Sidewalk Politics


The spray-painted slogan first appeared on New York City’s sidewalks four weeks ago. ‘No More Prisons,’ read the scrawled message. The phrase showed up along Second Avenue in the East Village, across from the Flatiron Building, and down Fort Greene’s tree-lined streets. Even on pavement already decorated with graffiti—including chalk-written maxims by artist James De La Vega as well as countless demands to “Free Mumia”—the “No More Prisons” slogan is so ubiquitous that it is hard not to notice.

This three-word message also began showing up around Washington, D.C., from Howard University’s campus to trendy DuPont Circle. In the largely Latino neighborhood of Adams-Morgan, the graffiti urges “No Más Prisiónes.” This freehand slogan has spread recently to the sidewalks of major cities, including Cleveland, Chicago, Vancouver, and Minneapolis.

This nationwide campaign may seem like the work of a paint-wielding army of activists, but much of the graffiti was actually done by William Upski Wimsatt. Twenty-seven-year-old Wimsatt is best known for his self-published book, Bomb the Suburbs, which became an underground success in the hip-hop community after its 1994 release. No More Prisons is the name of Wimsatt’s second book. It arrived on store shelves just a few weeks ago. To encourage other graffiti writers to join him, Wimsatt posted a press release about the campaign on his Web site ( and faxed it to dozens of graffiti magazines. Now, he says, “it’s snowballed past the point where I’m in control.”

Wimsatt insists his sidewalk scribblings are not just a clever marketing strategy, but an effort to raise public awareness. “We’re trying to get people to question the insane build-up of the prison industry,” says Wimsatt, an Oberlin College dropout who lives in Washington, D.C. Since 1980, the nation’s inmate population has nearly quadrupled. There are now nearly 2 million people locked up in U.S. prisons and jails. “I’m willing to take responsibility for the graffiti because I don’t believe it’s wrong to write on the sidewalks,” says Wimsatt, whose rap sheet includes seven arrests for spray-painting when he was a teenager. “I believe it’s wrong to incarcerate nonviolent drug offenders at a cost of $30,000 [a year] and take money away from schools.”

The irony of this graffiti campaign is that Wimsatt’s new 160-page book is not actually about prisons. He devotes only a few pages to this issue while tackling an incredibly broad range of topics, as revealed by the book’s full title: No More Prisons: Urban Life, Homeschooling, Hip-Hop Leadership, The Cool Rich Kids Movement, A Hitchhiker’s Guide to Community Organizing, and Why Philanthropy Is the Greatest Art Form of the 21st Century.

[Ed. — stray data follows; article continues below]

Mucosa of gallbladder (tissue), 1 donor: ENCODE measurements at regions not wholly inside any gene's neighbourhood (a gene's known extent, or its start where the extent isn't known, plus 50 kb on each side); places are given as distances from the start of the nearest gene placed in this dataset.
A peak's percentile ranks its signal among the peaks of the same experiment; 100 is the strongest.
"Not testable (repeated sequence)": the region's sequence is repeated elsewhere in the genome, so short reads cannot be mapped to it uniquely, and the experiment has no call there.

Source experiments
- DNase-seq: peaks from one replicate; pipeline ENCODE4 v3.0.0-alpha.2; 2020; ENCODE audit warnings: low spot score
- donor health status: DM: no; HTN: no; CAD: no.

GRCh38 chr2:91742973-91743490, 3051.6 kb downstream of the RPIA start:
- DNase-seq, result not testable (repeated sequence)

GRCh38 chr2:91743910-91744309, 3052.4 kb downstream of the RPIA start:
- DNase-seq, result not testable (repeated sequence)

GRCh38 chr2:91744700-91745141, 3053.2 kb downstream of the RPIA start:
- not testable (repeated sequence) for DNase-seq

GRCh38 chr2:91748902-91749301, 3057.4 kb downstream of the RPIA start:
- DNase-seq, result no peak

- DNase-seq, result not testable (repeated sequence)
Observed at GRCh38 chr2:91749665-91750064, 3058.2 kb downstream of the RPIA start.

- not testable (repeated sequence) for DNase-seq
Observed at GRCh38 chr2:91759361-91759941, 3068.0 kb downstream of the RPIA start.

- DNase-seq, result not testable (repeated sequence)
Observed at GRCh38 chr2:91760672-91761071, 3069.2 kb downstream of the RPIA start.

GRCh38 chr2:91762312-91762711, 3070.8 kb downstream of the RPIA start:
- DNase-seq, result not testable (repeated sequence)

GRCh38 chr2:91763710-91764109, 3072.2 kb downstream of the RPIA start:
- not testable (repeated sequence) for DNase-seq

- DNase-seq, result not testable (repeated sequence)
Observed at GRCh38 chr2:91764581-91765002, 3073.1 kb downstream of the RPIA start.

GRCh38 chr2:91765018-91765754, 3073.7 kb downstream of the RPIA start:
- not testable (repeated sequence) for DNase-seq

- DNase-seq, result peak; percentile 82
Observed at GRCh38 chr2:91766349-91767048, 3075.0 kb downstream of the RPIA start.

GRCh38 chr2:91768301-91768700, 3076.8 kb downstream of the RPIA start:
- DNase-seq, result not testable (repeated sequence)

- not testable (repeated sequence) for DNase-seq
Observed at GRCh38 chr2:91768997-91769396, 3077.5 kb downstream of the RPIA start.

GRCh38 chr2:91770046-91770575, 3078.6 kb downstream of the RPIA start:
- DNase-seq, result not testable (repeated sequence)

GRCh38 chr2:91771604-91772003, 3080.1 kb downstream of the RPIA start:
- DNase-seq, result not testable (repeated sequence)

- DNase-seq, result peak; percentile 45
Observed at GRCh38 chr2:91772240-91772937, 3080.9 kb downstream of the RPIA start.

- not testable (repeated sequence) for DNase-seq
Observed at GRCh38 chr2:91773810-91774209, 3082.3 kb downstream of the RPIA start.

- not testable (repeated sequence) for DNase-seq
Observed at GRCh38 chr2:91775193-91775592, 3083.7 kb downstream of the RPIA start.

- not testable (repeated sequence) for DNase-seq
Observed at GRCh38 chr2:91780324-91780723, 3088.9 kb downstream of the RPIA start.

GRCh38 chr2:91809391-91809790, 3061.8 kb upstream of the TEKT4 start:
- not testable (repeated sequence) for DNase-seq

Wimsatt’s choice of title is a creative exercise in cross-promotion. He named his book after a new hip-hop CD featuring 70 performers. The CD includes rappers Chubb Rock, Dead Prez, and Grandmaster Caz as well as performances by actor Danny Hoch and Harvard professor Cornel West. Produced by Raptivism Records, the No More Prisons CD will appear in stores in early December. Profits from its sales will benefit the Prison Moratorium Project, a New York City group fighting to stop prison building.

When Rishi Nath of Raptivism Records heard that Wimsatt wanted to name his new book No More Prisons,” he was thrilled. “He brings a lot to the table, so we were excited to have him on board,” says Nath, 25, who has known Wimsatt for six years. “He’s shown a unique ability to be loyal to the subculture of hip-hop.”

Wimsatt marketed Bomb the Suburbs as if it were a hip-hop album—stocking it on record store shelves, wheat-pasting ads on city walls, and hawking copies at rap shows. Combining graffiti, cartoons, and hip-hop slang, Bomb the Suburbs sold more than 23,000 copies, an almost unheard-of number for a book that lacked the publicity muscle of a major publishing house.

It is too early to gauge the impact of Wimsatt’s second book, but his graffiti campaign has already excited veteran prison activists. “I think it’s a terrific political tool,” says Robert Gangi, executive director of the Correctional Association of New York. “Depending on the ability of whoever is behind this to get this on the radio and get rap performers to speak out publicly, it could have a very good effect.”

But not everyone was pleased to discover Wimsatt’s handiwork. “Vandalism is vandalism,” says Matthew Higgins, a spokesperson for Mayor Rudolph Giuliani, who has launched an aggressive anti-graffiti campaign. “It doesn’t matter what the message is.”

To promote No More Prisons, Wimsatt will spend the next year traveling to high schools, college campuses, and hip-hop parties across the country. He plans to pack his spray-paint.